The very first episode of Girls (season 2 starts January 13 on HBO Canada) hit me like a ton of bricks. In it, Hannah (Lena Dunham) hassles Marnie (Allison Williams) while they’re bathing together in their decrepit shower. “I never see you naked, and you always see me naked when actually it should be the other way around,” she says, naked and chomping on a cupcake. “You are beautiful—shut up,” maintains the prudish Marnie, who tugs at her tightly fastened towel as she shaves her legs. Replies Hannah: “I don’t need that—I need to see your boobs.”
I know what it’s like to feel like an ugly duckling. When I lived in Montreal two summers ago, I found myself in the odd position of befriending a crew of babely arts students years younger than me. My hometown friends were stylish, but my newly acquired posse’s art-school educations and access to cheap Quebecois vintage meant they resembled exotic Olsen twins. These girls—including my gorgeous actress roommate, who starred in an independent film that summer—could get away with acid-washed jeans and occasional bralessness. While I elected to go to a party in scavenged Forever 21 separates (and a bra, it must be noted; without one I tend to look like the matriarch of an Italian peasant family), they would wear floor-length caftans. In the thick of an extended (read: sexless) period of depression, my self-esteem was at an all-time low. As we all grooved to The Dream in the middle of a Mile End loft party, I couldn’t figure out how girls this fabulous wanted to be friends with me: a covert, unlovable weirdo with thighs that rubbed together when she walked.
A destructive theory often perpetuated in popular culture says that ultra babes choose to befriend less attractive girls as gatekeepers, in order to make sure that they get all the attention in the room. These less-comely friends feast on the scraps of the hot girl’s good fortunes, sleeping with her castoffs and downing free drinks. (See the truly deplorable Paris Hilton film, The Hottie & the Nottie, Neil Strauss’s pickup-artist manifesto, The Game, and the ever-changing Rhoda/Mary dynamic in Romy and Michele’s High School Reunion.) Magazines such as Us Weekly like to pit celebrities against each other, turning Hollywood into one big “Who Wore It Better?” But in my experience, my gorgeous girlfriends—and their sincere appreciation of my own form—ultimately made me feel better about myself.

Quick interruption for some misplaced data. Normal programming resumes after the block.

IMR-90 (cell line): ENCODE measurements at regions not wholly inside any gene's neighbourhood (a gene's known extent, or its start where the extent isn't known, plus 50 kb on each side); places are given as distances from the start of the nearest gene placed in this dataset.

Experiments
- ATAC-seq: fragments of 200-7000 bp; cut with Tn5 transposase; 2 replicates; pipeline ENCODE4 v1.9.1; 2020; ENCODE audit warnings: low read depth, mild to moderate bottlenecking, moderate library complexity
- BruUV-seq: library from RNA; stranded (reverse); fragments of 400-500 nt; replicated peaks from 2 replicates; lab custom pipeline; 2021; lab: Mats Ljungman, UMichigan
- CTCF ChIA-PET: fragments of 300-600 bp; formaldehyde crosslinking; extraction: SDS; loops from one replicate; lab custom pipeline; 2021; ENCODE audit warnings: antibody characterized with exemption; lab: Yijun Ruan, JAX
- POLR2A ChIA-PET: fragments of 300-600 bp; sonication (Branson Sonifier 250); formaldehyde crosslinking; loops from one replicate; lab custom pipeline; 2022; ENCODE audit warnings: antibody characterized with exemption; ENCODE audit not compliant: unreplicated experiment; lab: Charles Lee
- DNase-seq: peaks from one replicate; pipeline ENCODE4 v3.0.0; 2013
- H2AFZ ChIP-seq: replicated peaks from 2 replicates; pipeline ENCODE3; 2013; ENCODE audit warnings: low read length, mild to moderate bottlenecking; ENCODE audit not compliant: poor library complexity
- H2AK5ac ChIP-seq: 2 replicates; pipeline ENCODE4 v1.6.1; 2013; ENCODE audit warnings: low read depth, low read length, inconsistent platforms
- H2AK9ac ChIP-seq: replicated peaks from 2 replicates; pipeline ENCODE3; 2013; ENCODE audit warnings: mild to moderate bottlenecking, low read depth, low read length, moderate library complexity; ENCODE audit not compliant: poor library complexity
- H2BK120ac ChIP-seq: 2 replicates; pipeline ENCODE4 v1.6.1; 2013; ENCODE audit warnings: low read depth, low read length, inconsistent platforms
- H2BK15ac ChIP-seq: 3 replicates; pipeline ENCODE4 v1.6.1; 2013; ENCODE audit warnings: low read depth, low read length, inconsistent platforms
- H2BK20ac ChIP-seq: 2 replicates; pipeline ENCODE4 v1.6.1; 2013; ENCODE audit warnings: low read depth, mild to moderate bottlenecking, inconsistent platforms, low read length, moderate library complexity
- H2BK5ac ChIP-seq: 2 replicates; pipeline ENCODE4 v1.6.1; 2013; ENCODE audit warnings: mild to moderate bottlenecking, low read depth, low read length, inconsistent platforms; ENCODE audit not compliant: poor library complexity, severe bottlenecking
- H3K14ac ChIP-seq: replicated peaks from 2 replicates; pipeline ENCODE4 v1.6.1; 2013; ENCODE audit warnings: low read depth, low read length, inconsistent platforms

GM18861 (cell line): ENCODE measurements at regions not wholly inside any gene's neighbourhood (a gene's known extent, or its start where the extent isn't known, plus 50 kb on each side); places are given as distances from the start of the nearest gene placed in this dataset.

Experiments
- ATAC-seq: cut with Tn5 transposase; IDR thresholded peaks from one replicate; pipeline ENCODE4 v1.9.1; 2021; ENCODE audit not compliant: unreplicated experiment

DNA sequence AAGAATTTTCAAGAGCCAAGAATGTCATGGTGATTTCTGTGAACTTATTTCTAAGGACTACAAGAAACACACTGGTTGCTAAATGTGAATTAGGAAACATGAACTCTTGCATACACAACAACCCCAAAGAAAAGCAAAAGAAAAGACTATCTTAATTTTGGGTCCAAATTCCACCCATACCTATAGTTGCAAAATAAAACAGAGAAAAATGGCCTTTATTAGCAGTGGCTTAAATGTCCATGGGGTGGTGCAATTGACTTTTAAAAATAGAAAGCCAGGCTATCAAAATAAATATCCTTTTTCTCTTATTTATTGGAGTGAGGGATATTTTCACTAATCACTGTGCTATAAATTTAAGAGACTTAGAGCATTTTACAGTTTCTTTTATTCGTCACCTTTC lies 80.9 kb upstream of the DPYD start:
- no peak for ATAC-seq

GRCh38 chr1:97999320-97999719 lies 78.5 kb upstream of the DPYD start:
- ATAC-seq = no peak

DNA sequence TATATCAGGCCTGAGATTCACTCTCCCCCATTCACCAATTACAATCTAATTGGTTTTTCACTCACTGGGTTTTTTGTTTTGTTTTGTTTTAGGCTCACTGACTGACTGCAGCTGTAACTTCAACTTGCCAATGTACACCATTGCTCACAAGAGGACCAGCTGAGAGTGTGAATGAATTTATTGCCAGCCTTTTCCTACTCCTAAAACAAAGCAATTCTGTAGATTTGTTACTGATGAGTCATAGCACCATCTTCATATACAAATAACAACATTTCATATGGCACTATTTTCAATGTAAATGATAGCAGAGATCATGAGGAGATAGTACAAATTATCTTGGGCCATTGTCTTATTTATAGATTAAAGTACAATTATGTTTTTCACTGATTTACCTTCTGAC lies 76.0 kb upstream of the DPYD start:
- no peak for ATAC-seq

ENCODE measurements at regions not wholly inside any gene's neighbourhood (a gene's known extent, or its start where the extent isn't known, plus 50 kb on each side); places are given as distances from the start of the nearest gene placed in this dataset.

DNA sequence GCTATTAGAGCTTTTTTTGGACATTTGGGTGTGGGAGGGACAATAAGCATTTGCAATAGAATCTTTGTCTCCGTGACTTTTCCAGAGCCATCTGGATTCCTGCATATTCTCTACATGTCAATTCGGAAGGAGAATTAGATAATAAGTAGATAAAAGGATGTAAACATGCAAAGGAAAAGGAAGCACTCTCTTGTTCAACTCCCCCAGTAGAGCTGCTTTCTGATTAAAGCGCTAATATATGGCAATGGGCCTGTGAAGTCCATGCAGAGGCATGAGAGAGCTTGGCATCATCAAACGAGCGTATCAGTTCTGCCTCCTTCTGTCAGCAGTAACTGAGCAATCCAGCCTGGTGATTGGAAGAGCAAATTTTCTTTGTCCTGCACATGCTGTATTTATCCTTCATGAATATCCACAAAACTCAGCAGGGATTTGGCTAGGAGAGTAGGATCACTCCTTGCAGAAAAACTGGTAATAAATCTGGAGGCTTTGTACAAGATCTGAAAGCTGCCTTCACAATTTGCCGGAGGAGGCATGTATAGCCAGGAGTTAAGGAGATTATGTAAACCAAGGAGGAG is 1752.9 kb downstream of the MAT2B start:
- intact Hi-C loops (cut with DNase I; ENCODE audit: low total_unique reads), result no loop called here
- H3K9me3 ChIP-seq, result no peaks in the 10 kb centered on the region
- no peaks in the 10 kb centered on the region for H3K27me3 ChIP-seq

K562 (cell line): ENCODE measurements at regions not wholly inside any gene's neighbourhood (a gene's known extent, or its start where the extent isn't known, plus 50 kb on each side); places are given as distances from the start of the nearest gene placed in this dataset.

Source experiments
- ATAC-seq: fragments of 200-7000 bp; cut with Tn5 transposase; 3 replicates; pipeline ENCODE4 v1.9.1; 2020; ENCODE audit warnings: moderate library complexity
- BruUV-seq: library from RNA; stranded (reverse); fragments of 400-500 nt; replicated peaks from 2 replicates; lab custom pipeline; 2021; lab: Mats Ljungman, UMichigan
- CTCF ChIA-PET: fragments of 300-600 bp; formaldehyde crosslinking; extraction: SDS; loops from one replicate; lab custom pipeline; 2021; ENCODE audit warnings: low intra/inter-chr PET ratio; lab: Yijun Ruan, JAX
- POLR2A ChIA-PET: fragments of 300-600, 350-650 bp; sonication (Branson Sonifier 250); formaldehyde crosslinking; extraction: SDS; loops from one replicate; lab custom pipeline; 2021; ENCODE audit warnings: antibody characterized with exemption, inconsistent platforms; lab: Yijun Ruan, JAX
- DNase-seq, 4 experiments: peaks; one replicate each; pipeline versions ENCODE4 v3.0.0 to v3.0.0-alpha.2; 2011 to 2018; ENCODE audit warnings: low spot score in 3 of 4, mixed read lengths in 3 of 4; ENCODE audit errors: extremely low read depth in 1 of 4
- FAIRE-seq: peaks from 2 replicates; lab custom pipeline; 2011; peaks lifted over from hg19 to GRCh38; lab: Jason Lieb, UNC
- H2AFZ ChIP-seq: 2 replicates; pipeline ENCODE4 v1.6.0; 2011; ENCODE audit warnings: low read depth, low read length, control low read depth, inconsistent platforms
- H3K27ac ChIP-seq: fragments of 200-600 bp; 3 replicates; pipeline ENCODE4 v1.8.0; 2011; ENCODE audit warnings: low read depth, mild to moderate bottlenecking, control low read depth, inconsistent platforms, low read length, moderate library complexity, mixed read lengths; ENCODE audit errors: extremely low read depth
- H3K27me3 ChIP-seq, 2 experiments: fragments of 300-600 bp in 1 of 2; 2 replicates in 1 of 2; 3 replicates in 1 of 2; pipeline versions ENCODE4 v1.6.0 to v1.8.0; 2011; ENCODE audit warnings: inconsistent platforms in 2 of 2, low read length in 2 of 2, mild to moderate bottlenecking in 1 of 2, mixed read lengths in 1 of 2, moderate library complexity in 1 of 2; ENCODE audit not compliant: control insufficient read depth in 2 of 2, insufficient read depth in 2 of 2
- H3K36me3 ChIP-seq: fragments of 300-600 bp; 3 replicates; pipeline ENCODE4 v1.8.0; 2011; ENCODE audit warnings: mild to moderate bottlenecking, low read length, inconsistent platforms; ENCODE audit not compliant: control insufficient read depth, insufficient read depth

“If you have a friend who sincerely sees your beauty, whether it’s inner or outer, gosh that makes you feel good,” confirms Carlin Flora, author of the upcoming Friendfluence: The Surprising Ways Friends Make Us Who We Are. “Every single female friendship I’m in requires the give and take of, ‘You look so pretty!’ ‘So do you!’ adds actress Allison Williams, who is adamant that Marnie’s compliments to Hannah are always sincere. “It’s just part of the deal. And obviously, when it’s disingenuous, it loses all its value.”
This is something I’ve learned via my Montreal set. With her huge eyes and red hair, my friend Sara looks like a punk rock Ariel, but she frequently compliments me on my skin. I’m an hourglass by design, but my gamine actress roommate wishes that she had more curves. Sure, I’m jealous of our friend Tess, who can wear cheetah-print palazzo pants scavenged from the Salvation Army and look like she belongs in Vogue, but ultimately, she and all of my other gorgeous friends have inspired me to cultivate my own sense of style and beauty because they rock theirs so well.
That has meant chopping off my ombré locks into a jet-black bob and buying a ’90s maxi dress that hugs my curves, defiantly, like a second skin. When I wore it out to the opening of a new bar in Montreal, I appreciated my friends’ compliments though I didn’t seek out their approval—I had made a new rule of no longer searching for anyone’s validation but my own. (It’s not easy.) The best part of the night came when we returned home to my friend Tess’s house for a spur-of-the-moment sleepover. We drank beer, ate poutine and took silly iPhone photos. For once, we were all wearing caftans.